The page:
How newspaper loses respect: Misrepresent the voters’ choice

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Virgil Goode at a campaign stop with Nascar driver Rex White.

The Internet may be overheated and not subject to high journalistic ethics standards as are organs of the established media. Supposedly.

This afternoon in waiting to take a coffee with an elderly neighbor at a restaurant I came across startling news in the Chattanooga Times Free Press. It informs me that only two men are on the ballot in the presidential race.

Now you may share my notions that neither Mitt Romney nor Barack Obama is much better than the other, as both are statists and not in favor of pulling back from the brink. Still, it is important to suppose that if people like you are going to vote, that you have an alternative to these two men.

For example, might not one be able to consider the nominee of the Libertarian party, Gary Johnson, the former governor of New Mexico? Or what about the Constitution party pick, Virgil Goode, a 13-year member of the federal legislature?

Are these men on the ballot in some or many of the 50 states?

Media blinders intend to ‘help’ the reader

No. Under the headline “Religion dynamic makes presidential campaign unique,” we read the following:

There aren’t any white Protestants on the presidential ballot this year — a first in American history.

Instead, it features two Catholic vice presidential candidates a Mormon Republican and African-American Mainline [sic] Protestant.

Perhaps lucky for all of them, voters care more about issues like social justice or gay marriage than they do about religious brands.

The report by Bob Smietana of the Tennessean newspaper, to avoid a truthful but clunkier lead, appears to state a falsehood. Particularly annoying is the phrase, “a first in American history.” This phrase suggests he is stating a fact rather than simply telling the reader he intends to focus on the duopoly’s candidates and ignore the rest — presumably because none can win.

It is also interesting to note the slight he gives to a man’s religious convictions, as if they are part of a brand. If he means brand, as in a cattleman’s brand on a steer, we might understand him. For religious conviction of whatever sort is a brand of ownership, that of the God or god he worships. Rather, he refers to religion as merely a flavor, a bit of packaging, not an essential element of a man’s outlook or purpose.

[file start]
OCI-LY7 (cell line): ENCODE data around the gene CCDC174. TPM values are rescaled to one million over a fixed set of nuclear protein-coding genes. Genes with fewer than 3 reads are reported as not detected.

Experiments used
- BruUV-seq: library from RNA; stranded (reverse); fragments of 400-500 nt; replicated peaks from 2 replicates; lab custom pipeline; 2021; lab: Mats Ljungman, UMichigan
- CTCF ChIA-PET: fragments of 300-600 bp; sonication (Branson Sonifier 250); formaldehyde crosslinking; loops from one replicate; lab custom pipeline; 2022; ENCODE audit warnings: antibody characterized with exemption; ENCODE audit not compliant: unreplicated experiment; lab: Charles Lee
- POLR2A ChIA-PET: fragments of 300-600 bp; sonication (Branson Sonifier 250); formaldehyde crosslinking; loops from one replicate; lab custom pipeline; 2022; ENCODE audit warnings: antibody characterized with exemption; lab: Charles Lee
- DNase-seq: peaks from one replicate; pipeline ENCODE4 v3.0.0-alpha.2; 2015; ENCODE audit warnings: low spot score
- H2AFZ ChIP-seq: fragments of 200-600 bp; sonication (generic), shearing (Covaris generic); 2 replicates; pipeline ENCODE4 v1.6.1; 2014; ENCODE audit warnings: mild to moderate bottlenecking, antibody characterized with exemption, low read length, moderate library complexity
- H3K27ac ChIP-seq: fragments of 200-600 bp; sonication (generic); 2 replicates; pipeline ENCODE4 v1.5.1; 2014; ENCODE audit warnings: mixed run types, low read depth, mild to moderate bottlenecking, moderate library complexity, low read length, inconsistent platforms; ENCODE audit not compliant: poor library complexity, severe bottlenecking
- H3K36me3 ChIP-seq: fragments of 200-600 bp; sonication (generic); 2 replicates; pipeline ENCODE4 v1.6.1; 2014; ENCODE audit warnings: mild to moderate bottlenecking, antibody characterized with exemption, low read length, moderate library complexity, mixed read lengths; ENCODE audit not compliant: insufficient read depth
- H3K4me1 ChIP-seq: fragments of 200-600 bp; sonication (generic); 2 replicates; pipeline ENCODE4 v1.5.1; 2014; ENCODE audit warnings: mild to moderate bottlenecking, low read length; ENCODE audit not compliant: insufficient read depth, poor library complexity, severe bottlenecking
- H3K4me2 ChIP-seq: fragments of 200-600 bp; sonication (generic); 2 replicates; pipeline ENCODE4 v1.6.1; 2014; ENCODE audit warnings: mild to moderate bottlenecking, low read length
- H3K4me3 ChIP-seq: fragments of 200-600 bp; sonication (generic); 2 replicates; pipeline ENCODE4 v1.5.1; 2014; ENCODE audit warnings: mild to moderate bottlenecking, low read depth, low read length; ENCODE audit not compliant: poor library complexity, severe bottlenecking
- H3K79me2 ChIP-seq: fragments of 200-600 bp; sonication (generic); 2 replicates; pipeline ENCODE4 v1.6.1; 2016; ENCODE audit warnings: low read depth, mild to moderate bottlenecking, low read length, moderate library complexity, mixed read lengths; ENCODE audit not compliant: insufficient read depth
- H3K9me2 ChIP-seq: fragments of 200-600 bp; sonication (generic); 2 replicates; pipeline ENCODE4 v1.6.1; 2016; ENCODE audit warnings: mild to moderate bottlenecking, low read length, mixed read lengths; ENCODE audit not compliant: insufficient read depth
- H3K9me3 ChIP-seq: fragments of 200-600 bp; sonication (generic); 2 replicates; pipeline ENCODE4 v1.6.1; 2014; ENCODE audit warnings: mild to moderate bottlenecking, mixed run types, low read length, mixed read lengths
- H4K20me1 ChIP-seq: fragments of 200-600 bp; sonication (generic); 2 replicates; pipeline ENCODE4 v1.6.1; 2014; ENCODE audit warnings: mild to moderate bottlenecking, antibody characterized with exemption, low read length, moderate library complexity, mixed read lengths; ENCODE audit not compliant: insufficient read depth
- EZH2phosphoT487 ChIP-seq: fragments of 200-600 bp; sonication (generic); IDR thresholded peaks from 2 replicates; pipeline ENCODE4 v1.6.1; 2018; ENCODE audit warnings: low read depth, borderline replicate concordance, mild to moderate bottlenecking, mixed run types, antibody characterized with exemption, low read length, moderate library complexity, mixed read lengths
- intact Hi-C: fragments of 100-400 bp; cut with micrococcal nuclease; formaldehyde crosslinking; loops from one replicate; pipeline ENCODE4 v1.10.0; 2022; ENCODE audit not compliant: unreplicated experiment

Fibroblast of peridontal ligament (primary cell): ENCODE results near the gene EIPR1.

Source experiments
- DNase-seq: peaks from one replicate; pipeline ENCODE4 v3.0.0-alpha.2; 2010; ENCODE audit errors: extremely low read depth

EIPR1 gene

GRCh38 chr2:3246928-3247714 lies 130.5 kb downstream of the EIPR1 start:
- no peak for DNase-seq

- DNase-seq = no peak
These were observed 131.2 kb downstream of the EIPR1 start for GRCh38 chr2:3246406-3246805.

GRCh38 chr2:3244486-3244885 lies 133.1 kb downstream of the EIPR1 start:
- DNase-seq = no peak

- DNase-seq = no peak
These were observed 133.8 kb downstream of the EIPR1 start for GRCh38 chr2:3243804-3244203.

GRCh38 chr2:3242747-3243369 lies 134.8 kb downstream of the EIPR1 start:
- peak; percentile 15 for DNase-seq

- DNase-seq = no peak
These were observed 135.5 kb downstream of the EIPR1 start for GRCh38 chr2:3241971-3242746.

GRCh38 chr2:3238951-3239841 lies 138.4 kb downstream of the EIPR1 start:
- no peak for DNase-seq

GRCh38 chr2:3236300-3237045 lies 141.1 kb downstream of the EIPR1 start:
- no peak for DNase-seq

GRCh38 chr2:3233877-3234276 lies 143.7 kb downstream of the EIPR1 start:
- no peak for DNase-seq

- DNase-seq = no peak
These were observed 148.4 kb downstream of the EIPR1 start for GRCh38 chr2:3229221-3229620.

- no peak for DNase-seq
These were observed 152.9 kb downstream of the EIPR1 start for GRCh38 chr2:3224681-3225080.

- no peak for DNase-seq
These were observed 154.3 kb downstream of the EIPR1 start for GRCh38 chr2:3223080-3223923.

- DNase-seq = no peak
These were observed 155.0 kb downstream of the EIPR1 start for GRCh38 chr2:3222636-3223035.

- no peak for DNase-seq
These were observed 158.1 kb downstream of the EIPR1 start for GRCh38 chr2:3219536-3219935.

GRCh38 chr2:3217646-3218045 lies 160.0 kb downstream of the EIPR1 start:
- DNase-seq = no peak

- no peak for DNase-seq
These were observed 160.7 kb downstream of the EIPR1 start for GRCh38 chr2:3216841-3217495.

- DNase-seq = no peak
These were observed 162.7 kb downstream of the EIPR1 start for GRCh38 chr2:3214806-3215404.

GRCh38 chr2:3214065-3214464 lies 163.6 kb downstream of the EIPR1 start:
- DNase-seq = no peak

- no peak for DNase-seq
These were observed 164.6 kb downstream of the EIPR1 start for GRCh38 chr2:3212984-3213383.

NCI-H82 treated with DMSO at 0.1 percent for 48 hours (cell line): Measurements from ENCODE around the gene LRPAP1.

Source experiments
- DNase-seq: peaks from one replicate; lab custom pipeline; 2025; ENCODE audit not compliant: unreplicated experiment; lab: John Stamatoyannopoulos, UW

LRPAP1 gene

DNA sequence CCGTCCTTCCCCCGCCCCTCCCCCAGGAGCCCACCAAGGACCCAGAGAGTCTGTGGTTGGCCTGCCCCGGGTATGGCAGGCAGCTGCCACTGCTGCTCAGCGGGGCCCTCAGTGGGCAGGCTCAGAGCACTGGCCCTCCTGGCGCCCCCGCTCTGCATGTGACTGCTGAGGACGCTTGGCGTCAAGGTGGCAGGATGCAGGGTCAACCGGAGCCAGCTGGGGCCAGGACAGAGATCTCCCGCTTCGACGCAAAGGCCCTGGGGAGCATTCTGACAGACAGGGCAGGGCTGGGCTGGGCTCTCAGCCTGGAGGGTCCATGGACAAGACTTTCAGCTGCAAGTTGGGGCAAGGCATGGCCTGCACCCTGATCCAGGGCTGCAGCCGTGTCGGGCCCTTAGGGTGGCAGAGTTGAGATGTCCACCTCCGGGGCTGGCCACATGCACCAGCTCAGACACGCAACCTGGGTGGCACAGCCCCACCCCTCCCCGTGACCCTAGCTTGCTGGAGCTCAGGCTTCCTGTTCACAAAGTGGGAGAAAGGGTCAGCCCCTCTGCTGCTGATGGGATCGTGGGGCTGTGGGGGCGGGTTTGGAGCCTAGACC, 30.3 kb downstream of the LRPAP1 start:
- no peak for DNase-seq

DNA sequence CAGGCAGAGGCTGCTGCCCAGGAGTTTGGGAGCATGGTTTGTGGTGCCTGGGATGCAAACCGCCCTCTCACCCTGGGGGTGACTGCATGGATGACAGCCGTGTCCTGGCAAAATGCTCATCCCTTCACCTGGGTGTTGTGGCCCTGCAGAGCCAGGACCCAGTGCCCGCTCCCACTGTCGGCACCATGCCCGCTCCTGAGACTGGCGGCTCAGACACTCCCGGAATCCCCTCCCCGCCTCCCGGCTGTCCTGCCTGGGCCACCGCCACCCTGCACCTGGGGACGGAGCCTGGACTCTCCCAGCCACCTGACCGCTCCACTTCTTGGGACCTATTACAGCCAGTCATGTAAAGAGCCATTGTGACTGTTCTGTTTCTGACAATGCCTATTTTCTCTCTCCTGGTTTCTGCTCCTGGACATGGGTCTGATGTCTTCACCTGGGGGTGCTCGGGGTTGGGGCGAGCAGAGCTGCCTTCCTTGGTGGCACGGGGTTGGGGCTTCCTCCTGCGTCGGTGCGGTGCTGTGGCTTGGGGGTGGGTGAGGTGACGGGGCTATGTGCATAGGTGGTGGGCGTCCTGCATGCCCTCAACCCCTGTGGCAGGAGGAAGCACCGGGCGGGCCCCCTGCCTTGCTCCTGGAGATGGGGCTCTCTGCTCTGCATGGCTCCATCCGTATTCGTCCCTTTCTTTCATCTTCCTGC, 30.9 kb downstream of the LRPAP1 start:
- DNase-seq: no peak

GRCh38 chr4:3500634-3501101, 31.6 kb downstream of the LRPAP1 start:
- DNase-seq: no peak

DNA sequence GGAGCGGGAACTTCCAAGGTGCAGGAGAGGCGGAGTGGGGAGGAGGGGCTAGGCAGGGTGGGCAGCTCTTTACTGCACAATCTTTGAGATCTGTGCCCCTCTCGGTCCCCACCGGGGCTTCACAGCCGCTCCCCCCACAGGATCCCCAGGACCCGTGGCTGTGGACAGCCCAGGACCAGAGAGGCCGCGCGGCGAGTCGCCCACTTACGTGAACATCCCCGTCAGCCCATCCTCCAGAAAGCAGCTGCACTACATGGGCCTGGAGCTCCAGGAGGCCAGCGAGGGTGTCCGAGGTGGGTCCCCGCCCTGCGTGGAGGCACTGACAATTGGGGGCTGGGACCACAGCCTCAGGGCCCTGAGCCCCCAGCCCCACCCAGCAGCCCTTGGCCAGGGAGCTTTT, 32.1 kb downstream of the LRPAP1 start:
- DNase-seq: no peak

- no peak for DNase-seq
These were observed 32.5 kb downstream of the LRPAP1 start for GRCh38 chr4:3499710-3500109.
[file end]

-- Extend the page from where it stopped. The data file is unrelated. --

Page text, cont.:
Constitution party offers Goode

Former Virginia federal representative Virgil Goode is a candidate for president for a party that will gain attention as the nation’s decline persists. He is a white Protestant male, a Baptist. He will be on the ballot for the Constitution party. See the nearby screen grab from the Tennessee secretary of state’s office the Times Free Press conveniently ignores.

This screen grab from the Tennessee secretary of state’s office indicates that Virgil Goode will be on the Tennessee ballot as representative of the Constitution party.

Thinking people should consider some of the views of Mr. Goode, because he is on the ballot in Tennessee and many other states.

➤ He would push for massive cuts. Nearly every department and agency will face significant cuts and some will face elimination. His website doesn’t offer specifics, except that he would proposed a balanced budget. “It is incumbent on our next president to propose a balanced budget upon taking office and not ten years down the road. There will be pain, but the old saying that one will not get out of the hole by digging the hole deeper is accurate.” One way of cutting would be bringing military forces home from bases around the world.

➤ Mr. Goode would secure the federal border, using troops and other measure to stop “the invasion from Mexico.” He says the feds have a huge expense incarcerating 50,000 illegal or recentalients among the federal cell population of 189,000. He opposes any amnesty for illegals.

➤ He would fight for the elimination of the death tax. He would give the tax code the heave-ho if the U.S. could replace its revenue stream with a flat tax or a consumption tax.

➤ Marriage. He supports a federal act protecting marriage.

➤ Obamacare. He would fight for its repeal.

➤ He believes schools are a state issue. “Washington should not be running our local school systems. We need to leave local education decisions to the states and localities.  I am opposed to national testing of public school students and voted against ‘No Child Left Behind’ with its new mandates and new tests that must comply with national standards. I support ending the federal Department of Education.”

➤ As for globalist programs such as Nafta, he opposes them, stating that they have led to the erosion of the U.S.’ manufacturing base.

We may not agree with everything Mr. Goode supports. But he offers a real choice for every person who intends to exercise his voting franchise in the federal election in November. The intelligent voter, empowered by the Internet to bypass the media blockades (or blockheads), can easily learn he is not stuck with the Republican and Democrat offerings.

This poster is on Virgil Goode’s website.